Monday, 15 August 2011

Federal Court Outlaws School Board Prayers in Delaware District

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A federal appeals court has ruled that it is unconstitutional for a Delaware school district to include prayer as part of its regular school board meetings. Prayer has been a part of Indian River board meetings since the school district was founded in 1969, and in 2004 the district formalized a policy in which board members rotate in leading a prayer or moment of silence to “solemnify” the meetings. The policy stipulates that the prayers may be either sectarian or non-sectarian, and may be “in the name of a Supreme Being, Jehovah, Jesus Christ, Buddha, Allah” — or some other religious entity.

However, the district was dragged into court over the policy when two families complained that the prayers violated the First Amendment’s supposed separation of church and state. Associated Baptist Press (ABP) reported that the case “stemmed from a lawsuit originally filed in 2005 by a Jewish family claiming they were harassed after speaking out against religious practices including prayers at graduations and board meetings. They claimed their daughter’s graduation was ruined when she, the only Jewish person in her class, had to listen to a minister pray in Jesus’ name.”

The plaintiffs also claimed that their son, a sixth grader, had been called “Jew boy” and told he was responsible for Christ’s death. The harassment prompted the family to sell its home, move, and enroll the son in a private school.

As reported by ABP, “Most of the case was settled in 2008, but the issue of the school board’s prayer policy was left unresolved for a second set of parents who joined the case after it was originally filed.”

While a lower federal court had ruled in favor of the school district, allowing the continuation of the prayers, on August 5 a three-judge panel of the U.S. Court of Appeals for the 3rd Circuit in Philadelphia overturned that decision and ruled that the prayers must stop.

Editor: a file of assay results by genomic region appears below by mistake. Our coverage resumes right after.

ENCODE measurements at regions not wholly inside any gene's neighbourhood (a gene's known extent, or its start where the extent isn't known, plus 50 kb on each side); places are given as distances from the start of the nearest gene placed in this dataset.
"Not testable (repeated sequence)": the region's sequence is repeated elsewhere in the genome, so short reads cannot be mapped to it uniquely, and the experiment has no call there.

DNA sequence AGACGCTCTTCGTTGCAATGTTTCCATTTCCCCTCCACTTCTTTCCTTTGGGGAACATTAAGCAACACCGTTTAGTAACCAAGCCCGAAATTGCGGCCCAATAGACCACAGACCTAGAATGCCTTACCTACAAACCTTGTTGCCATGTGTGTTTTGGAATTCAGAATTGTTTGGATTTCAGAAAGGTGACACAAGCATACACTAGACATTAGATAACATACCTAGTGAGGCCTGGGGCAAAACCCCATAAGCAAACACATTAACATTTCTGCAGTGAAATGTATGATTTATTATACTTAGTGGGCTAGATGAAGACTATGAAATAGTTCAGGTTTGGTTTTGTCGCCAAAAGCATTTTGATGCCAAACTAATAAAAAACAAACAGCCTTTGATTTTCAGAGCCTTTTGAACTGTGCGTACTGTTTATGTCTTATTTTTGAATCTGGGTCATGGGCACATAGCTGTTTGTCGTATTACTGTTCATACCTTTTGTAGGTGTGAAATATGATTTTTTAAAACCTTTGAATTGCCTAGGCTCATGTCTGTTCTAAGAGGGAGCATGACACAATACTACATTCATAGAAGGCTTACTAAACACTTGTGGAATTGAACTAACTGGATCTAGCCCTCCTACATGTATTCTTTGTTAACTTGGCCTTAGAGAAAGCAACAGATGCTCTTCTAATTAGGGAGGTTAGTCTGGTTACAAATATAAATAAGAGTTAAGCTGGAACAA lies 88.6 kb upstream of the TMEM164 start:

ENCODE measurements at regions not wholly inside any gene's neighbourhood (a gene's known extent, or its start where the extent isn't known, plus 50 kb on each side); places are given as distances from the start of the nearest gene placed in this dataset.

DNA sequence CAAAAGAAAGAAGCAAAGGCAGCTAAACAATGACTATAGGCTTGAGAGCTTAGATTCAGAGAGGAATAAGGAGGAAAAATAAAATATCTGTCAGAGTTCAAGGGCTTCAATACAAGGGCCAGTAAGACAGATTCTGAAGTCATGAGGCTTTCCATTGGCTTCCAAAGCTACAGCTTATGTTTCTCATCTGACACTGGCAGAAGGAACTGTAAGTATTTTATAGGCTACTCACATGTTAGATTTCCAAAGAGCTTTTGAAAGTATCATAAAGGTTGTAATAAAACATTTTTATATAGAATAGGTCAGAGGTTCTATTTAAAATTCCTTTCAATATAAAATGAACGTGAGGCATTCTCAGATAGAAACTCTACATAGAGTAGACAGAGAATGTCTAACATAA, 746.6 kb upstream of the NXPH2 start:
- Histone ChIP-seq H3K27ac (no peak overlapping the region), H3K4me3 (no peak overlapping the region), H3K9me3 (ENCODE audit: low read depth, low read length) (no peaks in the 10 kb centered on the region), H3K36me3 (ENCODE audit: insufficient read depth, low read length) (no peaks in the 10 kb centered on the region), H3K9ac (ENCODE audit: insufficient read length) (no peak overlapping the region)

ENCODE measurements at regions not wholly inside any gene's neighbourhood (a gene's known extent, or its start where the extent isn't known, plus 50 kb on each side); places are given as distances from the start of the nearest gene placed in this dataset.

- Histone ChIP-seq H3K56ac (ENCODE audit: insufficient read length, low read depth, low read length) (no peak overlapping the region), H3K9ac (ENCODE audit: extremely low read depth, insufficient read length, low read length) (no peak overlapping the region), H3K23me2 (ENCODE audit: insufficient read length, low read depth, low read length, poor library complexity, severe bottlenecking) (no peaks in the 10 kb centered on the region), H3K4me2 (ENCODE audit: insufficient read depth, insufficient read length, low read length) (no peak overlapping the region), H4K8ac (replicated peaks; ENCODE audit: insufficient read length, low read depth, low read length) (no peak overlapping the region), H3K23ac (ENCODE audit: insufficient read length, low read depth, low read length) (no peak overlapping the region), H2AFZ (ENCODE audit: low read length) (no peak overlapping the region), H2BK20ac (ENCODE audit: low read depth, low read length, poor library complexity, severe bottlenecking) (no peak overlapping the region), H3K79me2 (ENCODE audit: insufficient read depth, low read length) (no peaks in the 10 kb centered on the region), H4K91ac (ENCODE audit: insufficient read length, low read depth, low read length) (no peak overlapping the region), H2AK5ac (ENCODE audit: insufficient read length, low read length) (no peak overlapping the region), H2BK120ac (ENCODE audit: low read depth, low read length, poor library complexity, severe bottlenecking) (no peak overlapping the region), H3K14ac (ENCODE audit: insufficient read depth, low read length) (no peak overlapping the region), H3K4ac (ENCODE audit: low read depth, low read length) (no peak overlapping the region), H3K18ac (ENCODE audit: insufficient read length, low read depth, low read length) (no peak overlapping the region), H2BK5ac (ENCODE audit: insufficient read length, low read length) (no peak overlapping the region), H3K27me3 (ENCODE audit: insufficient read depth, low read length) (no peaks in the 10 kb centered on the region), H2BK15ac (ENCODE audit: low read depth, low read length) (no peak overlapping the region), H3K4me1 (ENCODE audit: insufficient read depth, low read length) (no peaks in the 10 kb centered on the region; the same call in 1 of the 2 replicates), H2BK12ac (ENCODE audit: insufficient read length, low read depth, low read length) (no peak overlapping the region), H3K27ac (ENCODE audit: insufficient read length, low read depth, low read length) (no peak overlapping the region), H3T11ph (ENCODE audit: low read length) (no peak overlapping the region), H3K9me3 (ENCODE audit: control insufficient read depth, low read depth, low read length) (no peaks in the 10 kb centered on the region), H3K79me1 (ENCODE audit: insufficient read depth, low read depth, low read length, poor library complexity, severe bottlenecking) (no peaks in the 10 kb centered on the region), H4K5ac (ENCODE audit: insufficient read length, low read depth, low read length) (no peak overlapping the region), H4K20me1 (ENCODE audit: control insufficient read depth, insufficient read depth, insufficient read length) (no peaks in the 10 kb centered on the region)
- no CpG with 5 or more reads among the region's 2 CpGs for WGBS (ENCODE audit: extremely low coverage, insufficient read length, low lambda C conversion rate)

As reported by the website Education Week:

The court said the key question was whether the school board’s meetings and prayers were closer to the legislative prayers upheld by the U.S. Supreme Court in the 1983 case of Marsh v. Chambers, or more like other school events in which the high court’s cases have limited school-sponsored prayers.

Noting that students were often in attendance at board meetings, the court “concluded that the board meetings are closer to other school events, such as graduation ceremonies, in which school-sponsored prayers have been held to have a coercive effect on students,” reported Education Week.

“Regardless of whether the board is a deliberative or legislative body,” the judges explained in their opinion, “we conclude that Marsh is ill-suited to this context because the entire purpose and structure of the Indian River School District revolves around public school education.” The judges ruled that the First Amendment “does not require students to give up their right to participate in their educational system or be rewarded for their school-related achievements as a price for dissenting from a state-sponsored religious practice.”

The 3rd Circuit panel recalled that a 1999 decision by the U.S. Court of Appeals for the 6th Circuit had similarly cited the First Amendment to outlaw prayers before school board meetings in Cleveland, Ohio.

The judges concluded their opinion by reciting the notorious 1962 U.S. Supreme Court opinion in Engel v. Vitale, one of several cases that have been used over the past five decades to ban prayer in America’s public school classrooms. The High Court ruled in that case that “it is neither sacrilegious nor antireligious to say that each separate government in this country should stay out of the business of writing or sanctioning official prayers and leave that purely religious function to the people themselves.”

Commenting on the latest assault on faith in the public square, Bruce Hausknecht, a judicial analyst for Focus on the Family, said that it appeared the 3rd Circuit “went to great lengths to place school-age children in the hypothetical proximity of these prayers, in order to find the prayer policy unconstitutional.” Hausknecht said that the “Left works very hard to scrub the public square of all vestiges of our national heritage of faith,” adding, “It’s time for the courts to stop aiding and abetting them, and in the process watering down the First Amendment into something that has lost much of its original meaning.”